that works for your business.
In 2015, Microsoft said that Windows 10 would be the last versioned release of the operating system. So it came as a surprise to many when the company announced the upcoming release of Windows 11 earlier this year. If you're not inclined to keep up with the latest technology, this may come as a bit of a surprise, and you may be wondering how such an upgrade will affect the IT infrastructure of your business. The tech news world has been aflutter with information and speculation as to the nature of the Windows 11 update, but now that there are more concrete facts, here's what you need to know:
According to Microsoft, "Windows 11 is designed to support today's hybrid work environment, and intended to be the most reliable, secure, connected, and performant Windows operating system ever." It seems that Windows 11 will aim to be compatible with all the tools and apps you're used to using on Windows 10, while adding additional features to help you be more productive in the day-to-day.
Since March 2020, many of us saw technology's role of our lives change drastically: personal and workspaces collided, and Microsoft kept that knowledge at the forefront of their Windows 11 redesign. One way they do this is by improving the ability to create separate desktops for each area of your life whether it be personal, work, school, or gaming. One of the single most noticeable design changes will be the location of Start, which will be at the center of the taskbar at the bottom of your screen.
A few of the other features Microsoft has teased with Windows 11 include:
For some, the new look of Windows 11 might come as a bit jarring, potentially bringing back unpleasant memories of interfaces past (like Windows 8). Taskbar content is now centered on the screen, and the taskbar itself is now stuck fast to the bottom of the screen – no options to move the taskbar to the sides or top of the screen exist in Windows 11.
Additionally, the Windows 10 "tablet mode" intended for convertible laptops is gone, replaced with more iPad like controls for navigating your Windows 11 environment with touch. That said, this change comes with a variety of added benefits that may make touchscreen Windows 11 browsing easier, such as touch gestures.
It might not be as easy for users with older machines to upgrade to Windows 11, as system requirements include things like a graphics card that supports DirectX 12 and a high-definition display. If you bought your computer before 2015, there's a chance the graphics chip doesn't support the latest technology required by Windows 11.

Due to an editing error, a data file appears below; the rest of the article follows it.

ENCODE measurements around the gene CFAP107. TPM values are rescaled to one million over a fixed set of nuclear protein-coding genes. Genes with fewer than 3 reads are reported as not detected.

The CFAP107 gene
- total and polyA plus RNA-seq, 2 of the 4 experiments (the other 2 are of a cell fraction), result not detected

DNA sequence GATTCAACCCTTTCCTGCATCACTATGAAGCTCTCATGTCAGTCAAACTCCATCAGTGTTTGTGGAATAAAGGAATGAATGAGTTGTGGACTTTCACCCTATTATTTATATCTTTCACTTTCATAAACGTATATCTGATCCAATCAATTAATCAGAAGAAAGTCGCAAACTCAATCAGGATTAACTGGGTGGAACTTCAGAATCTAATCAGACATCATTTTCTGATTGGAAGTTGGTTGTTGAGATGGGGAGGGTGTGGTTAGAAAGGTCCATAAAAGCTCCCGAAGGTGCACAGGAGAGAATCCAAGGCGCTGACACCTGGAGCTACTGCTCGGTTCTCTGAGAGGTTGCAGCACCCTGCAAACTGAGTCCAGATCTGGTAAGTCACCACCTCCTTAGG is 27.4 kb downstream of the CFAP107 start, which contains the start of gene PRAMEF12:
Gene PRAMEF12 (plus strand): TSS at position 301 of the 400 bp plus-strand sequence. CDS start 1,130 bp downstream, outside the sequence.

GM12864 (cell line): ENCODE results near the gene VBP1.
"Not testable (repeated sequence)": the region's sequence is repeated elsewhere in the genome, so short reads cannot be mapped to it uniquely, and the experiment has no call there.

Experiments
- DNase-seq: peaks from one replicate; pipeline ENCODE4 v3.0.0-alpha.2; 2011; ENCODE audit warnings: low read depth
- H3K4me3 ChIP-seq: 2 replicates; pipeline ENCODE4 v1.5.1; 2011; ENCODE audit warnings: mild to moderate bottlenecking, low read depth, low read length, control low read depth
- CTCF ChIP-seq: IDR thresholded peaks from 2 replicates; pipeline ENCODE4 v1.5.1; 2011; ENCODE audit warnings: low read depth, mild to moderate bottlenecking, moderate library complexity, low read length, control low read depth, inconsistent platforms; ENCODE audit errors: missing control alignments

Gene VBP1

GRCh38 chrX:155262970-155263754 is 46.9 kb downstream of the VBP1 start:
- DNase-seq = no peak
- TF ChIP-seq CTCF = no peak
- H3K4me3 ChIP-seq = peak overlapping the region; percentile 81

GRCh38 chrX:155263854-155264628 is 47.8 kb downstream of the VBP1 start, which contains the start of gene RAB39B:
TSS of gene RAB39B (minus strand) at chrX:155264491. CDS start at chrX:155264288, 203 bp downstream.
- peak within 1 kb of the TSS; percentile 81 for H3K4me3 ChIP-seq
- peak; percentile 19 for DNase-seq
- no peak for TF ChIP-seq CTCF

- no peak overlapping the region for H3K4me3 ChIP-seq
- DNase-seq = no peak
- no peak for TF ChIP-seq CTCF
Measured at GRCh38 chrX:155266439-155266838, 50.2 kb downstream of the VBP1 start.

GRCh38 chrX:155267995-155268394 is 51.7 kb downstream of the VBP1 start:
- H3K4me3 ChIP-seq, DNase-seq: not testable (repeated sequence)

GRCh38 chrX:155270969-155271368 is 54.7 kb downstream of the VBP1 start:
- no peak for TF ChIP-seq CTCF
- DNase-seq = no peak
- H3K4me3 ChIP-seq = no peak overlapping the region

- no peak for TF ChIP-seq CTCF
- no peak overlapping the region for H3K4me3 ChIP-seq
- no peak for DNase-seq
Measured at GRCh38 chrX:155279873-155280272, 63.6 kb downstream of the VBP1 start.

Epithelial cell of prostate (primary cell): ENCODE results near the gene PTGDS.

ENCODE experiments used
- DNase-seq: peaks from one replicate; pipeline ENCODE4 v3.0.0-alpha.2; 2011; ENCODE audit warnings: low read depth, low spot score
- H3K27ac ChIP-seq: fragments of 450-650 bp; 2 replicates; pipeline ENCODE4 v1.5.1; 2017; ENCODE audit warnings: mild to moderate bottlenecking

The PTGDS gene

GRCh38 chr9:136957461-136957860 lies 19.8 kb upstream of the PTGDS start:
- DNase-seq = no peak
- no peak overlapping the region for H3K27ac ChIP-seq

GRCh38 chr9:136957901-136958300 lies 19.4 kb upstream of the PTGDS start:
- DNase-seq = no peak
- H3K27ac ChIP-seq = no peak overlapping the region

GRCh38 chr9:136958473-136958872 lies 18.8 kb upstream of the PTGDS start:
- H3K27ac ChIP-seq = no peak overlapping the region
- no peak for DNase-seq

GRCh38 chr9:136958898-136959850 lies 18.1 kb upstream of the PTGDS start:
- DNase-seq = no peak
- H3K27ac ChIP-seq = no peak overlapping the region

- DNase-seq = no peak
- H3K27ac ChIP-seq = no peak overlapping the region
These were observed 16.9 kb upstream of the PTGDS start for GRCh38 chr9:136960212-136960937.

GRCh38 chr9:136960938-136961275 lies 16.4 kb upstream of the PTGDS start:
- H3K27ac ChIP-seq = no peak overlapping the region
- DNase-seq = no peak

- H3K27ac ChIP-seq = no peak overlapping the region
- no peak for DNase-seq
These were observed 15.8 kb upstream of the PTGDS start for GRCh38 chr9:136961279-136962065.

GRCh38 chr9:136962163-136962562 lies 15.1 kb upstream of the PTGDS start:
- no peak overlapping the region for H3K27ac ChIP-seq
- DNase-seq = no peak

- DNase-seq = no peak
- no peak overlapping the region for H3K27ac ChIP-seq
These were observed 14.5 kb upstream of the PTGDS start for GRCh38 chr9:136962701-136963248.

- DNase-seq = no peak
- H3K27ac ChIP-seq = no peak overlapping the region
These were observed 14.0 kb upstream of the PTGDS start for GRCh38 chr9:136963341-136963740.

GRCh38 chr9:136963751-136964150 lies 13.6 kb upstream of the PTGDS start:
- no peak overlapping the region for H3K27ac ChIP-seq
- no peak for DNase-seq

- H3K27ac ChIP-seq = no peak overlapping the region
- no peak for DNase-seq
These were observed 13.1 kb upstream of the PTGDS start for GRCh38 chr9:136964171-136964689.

For home computers, Windows 11 is expected to begin rolling out to devices during the holiday season, so long as your computer is using an active license of Windows 10 and the computer meets Microsoft's system requirements for the new operating system. It's said that you'll get the opportunity to opt-in to the update, or to sit this one out for now. There is no obligation to move forward with the update. Additionally, it has also been said that users who choose to upgrade will have 10 days to switch back to Windows 10 if they decide Windows 11 is not for them.
If you're thinking about updating your home computer after taking a look at the many pros and cons of the Windows 11 upgrade, keep that ten-day reversion period in mind. You have time to revert your operating system back to Windows 10 if you don't like what you see! That said, it's imperative before making any operating system changes that you back up your files first. If you choose not to update to Windows 11, keep in mind that Microsoft has committed to supporting Windows 10 through 2025, so you will still be receiving security updates.
Whether you're skeptical or excited about the Windows 11 update, you may want to think twice before making any changes to your computer. Much like any large update, we recommend opting out of the update for the initial release. Allow some time for the program to be tested by the general public and receive bug fixes before installing on your own system. Your computer will run just as efficiently (and depending on age - perhaps more efficiently) on Windows 10, preventing disruption to your company's workflow.
If you're a business owner, an IT team is crucial in many cases, but especially when there is a major Operating System update hitting the market. The Technical Resource Solutions team will be testing Windows 11 internally upon its public release and even prior to that on internal test systems and providing our clients with an upgrade recommendation based on each client's specific needs. This prevents a knee-jerk update that could have negative effects in the workplace.
If you have any further questions about the Windows 11 update, please feel free to open a ticket with us!